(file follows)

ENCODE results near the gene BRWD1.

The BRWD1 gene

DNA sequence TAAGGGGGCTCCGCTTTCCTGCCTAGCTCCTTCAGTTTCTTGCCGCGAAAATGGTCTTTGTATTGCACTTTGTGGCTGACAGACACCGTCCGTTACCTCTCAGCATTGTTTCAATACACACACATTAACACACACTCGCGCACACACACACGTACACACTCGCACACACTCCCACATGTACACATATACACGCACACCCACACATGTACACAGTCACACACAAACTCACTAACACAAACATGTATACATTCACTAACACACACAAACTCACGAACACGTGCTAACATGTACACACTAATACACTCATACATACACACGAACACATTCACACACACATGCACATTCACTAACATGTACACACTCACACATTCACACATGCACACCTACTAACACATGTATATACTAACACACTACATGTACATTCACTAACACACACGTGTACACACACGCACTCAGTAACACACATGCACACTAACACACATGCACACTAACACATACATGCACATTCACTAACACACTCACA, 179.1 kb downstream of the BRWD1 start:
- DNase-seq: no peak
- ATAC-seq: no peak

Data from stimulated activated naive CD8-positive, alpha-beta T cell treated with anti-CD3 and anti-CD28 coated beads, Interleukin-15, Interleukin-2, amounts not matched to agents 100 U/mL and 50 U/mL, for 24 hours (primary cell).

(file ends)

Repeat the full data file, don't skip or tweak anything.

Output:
ENCODE results near the gene BRWD1.

The BRWD1 gene

DNA sequence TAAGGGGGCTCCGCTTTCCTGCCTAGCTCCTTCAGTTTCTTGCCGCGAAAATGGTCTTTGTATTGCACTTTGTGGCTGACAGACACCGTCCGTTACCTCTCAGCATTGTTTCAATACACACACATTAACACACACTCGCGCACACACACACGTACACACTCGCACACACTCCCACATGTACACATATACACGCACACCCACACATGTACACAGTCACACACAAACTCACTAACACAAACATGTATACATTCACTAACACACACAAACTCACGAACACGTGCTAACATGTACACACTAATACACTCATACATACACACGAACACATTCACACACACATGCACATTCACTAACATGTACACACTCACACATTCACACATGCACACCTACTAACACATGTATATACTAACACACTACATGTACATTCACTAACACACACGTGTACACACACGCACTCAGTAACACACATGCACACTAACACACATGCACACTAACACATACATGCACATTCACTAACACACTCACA, 179.1 kb downstream of the BRWD1 start:
- DNase-seq: no peak
- ATAC-seq: no peak

Data from stimulated activated naive CD8-positive, alpha-beta T cell treated with anti-CD3 and anti-CD28 coated beads, Interleukin-15, Interleukin-2, amounts not matched to agents 100 U/mL and 50 U/mL, for 24 hours (primary cell).